By: Stefanie Walter Topic: Macroeconomic policy Date: June 7, 2021
Read article More on this topic More by this author
 

Opinion

Is Bidenomics more than catch-up?

The Biden administration's promises to 'think big' and rebuild the country seem like a major historical departure from decades of policy orthodoxy.

By: Jean Pisani-Ferry Topic: Global economy and trade Date: June 3, 2021
Read article More on this topic More by this author
 

Blog Post

What Swiss voters expect to happen next, after EU talks fail

Proponents and opponents of the Swiss-EU institutional framework agreement have different takes on the impact of a success or failure of the agreement.

By: Stefanie Walter Topic: Macroeconomic policy Date: May 31, 2021
Read article More on this topic
 

Blog Post

Do citizens care about Europe? More than they used to

The level of interest of European citizens in the European Union is increasing, but still lags behind EU economic and policy integration.

By: Enrico Bergamini, Emmanuel Mourlon-Druol, Francesco Papadia and Giuseppe Porcaro Topic: Macroeconomic policy Date: April 26, 2021
Read article More on this topic More by this author
 

Podcast

Podcast

The idea of Europe: more than a feeling?

What can 70 years of news(paper articles) and how we talk about 'Europe' tell us about pan-European identity? Is there even such a thing as a European public sphere?

By: The Sound of Economics Topic: Macroeconomic policy Date: April 16, 2021
Read article More on this topic More by this author
 

Opinion

Letter: ‘Strategic autonomy’ is now an EU catchphrase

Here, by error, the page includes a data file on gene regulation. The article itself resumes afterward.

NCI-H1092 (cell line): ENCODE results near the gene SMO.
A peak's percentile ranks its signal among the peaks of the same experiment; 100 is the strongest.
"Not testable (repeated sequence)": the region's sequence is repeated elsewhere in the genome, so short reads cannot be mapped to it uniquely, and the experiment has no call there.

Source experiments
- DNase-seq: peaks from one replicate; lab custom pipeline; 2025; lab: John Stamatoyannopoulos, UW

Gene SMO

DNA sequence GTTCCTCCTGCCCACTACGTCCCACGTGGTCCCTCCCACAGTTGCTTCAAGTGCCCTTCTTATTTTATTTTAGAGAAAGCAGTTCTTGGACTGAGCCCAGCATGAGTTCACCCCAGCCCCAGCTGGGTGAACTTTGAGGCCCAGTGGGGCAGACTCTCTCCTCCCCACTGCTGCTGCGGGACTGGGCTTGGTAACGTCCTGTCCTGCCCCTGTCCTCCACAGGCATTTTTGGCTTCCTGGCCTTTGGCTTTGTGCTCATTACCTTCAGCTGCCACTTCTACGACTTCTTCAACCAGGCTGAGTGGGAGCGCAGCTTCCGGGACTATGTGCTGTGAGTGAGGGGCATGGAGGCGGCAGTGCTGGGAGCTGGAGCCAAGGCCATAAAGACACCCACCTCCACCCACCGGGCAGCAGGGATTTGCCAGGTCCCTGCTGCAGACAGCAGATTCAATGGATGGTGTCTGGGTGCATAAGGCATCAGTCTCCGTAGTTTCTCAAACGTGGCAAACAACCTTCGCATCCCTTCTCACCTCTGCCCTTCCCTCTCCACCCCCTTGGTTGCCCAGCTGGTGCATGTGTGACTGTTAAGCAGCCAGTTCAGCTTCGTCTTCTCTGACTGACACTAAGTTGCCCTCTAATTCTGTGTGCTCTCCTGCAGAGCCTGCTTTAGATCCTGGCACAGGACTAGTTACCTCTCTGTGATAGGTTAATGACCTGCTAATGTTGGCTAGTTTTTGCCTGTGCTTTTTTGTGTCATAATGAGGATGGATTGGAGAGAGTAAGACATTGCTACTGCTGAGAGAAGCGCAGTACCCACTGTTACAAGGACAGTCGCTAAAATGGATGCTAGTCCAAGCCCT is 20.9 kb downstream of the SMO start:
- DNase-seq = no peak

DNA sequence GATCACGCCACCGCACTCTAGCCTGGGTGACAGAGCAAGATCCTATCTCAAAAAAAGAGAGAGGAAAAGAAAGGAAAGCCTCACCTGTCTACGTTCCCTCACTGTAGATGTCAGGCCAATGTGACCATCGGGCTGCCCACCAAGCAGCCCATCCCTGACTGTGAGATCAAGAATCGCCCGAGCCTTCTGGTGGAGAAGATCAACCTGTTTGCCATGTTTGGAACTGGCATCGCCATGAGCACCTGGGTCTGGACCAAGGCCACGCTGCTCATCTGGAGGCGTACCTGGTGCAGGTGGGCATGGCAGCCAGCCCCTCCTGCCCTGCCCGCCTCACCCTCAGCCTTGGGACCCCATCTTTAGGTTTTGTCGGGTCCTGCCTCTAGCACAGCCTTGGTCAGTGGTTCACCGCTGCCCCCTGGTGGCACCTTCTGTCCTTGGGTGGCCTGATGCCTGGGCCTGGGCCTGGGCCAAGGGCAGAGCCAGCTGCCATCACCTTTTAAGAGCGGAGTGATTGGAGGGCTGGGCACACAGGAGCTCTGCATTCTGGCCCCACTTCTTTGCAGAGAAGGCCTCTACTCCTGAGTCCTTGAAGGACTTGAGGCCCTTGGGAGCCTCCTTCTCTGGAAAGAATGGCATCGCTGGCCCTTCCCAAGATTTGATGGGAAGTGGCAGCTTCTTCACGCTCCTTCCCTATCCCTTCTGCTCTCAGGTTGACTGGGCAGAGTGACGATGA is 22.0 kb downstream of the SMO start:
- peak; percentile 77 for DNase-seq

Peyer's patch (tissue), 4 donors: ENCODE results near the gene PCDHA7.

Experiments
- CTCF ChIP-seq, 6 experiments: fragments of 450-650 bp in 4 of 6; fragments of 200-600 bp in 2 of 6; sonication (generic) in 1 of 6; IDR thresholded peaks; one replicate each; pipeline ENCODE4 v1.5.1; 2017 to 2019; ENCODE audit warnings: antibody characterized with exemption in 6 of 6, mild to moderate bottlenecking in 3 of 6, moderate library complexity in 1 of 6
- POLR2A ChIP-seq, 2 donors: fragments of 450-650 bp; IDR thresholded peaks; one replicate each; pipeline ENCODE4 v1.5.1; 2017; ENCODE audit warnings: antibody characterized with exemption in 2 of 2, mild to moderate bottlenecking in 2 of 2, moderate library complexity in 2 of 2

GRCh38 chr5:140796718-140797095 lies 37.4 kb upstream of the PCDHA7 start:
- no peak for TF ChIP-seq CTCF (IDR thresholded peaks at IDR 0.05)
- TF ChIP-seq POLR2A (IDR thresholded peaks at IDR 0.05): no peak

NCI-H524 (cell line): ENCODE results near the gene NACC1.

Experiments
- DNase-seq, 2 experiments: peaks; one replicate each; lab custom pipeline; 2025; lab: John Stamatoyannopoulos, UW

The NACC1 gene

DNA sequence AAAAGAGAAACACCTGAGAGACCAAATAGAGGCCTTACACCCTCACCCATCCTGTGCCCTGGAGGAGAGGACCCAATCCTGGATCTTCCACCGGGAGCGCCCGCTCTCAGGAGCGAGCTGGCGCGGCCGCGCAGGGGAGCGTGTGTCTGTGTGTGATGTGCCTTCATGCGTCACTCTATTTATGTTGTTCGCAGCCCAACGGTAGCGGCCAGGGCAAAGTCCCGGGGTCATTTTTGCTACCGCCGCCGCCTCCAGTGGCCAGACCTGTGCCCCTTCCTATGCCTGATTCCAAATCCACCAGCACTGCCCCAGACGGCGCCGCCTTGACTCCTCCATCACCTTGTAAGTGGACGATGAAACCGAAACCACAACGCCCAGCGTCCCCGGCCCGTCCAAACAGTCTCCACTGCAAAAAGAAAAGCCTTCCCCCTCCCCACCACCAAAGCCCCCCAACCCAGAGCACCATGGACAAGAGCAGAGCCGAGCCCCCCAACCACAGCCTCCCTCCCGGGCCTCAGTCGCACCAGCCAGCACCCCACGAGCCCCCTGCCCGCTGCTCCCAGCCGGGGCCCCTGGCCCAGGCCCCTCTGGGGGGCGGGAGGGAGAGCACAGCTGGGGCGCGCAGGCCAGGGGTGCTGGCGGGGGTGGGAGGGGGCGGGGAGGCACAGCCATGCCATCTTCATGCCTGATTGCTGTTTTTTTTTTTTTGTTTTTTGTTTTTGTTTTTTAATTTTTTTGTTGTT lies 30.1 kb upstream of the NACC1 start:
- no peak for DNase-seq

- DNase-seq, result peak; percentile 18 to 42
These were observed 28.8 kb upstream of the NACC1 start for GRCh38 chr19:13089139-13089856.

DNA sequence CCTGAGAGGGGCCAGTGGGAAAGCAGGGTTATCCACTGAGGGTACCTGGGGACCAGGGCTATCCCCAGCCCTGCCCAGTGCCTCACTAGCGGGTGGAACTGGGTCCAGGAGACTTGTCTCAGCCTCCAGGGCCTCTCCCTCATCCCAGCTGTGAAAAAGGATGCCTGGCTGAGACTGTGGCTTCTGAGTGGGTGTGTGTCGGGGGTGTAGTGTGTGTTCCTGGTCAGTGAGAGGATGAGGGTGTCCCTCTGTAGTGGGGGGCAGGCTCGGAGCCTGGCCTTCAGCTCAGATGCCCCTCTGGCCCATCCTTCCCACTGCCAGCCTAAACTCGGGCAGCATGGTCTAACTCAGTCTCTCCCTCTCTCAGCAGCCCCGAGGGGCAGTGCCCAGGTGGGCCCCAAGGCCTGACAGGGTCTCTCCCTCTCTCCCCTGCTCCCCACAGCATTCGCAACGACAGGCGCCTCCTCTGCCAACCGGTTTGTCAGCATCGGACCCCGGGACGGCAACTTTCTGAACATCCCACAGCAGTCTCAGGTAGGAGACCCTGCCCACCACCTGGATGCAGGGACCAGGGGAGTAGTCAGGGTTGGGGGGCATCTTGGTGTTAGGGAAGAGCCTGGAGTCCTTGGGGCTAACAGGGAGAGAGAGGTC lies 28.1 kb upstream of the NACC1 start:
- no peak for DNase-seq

Strategic autonomy should not be an illusionary search for independence, but rather a strategic management of interdependence, based on diversification of supply chains.

By: Simone Tagliapietra Topic: Macroeconomic policy Date: March 24, 2021
Read article Download PDF More on this topic
 

Working Paper

Interest in European matters: a glass three-quarters full?

Everything that increases the interest of European citizens in the EU, independently of whether it has a critical or a supportive character, will serve to move the EU closer to its citizens.

By: Francesco Papadia, Enrico Bergamini, Emmanuel Mourlon-Druol and Giuseppe Porcaro Topic: Macroeconomic policy Date: March 23, 2021
Read article Download PDF More on this topic
 

Working Paper

Talking about Europe: exploring 70 years of news archives

This paper aims to contribute to the understanding of Europe as reflected in European media.

By: Enrico Bergamini and Emmanuel Mourlon-Druol Topic: Macroeconomic policy Date: March 2, 2021
Read article More on this topic More by this author
 

Opinion

Résilience : la nouvelle boussole

Pour surmonter le choc de la pandémie de Covid-19, l’économiste écarte, dans sa chronique, l’idée d’un repli protectionniste, mais suggère de passer d’un objectif de réduction des coûts à celui de la réduction des risques.

By: Jean Pisani-Ferry Topic: Global economy and trade Date: January 18, 2021
Read article Download PDF
 

Policy Contribution

The productivity paradox: policy lessons from MICROPROD

The objective of MICROPROD, an EU-wide research project that runs until the end of 2021, is to understand what is driving the current productivity slowdown and what the potential consequences are for Europe's economic model and its citizens’ welfare. This Policy Contribution summarises the main, policy-relevant conclusions of the 20 MICROPROD papers delivered so far.

By: Grégory Claeys and Maria Demertzis Topic: Digital economy and innovation, Macroeconomic policy Date: January 6, 2021
Load more posts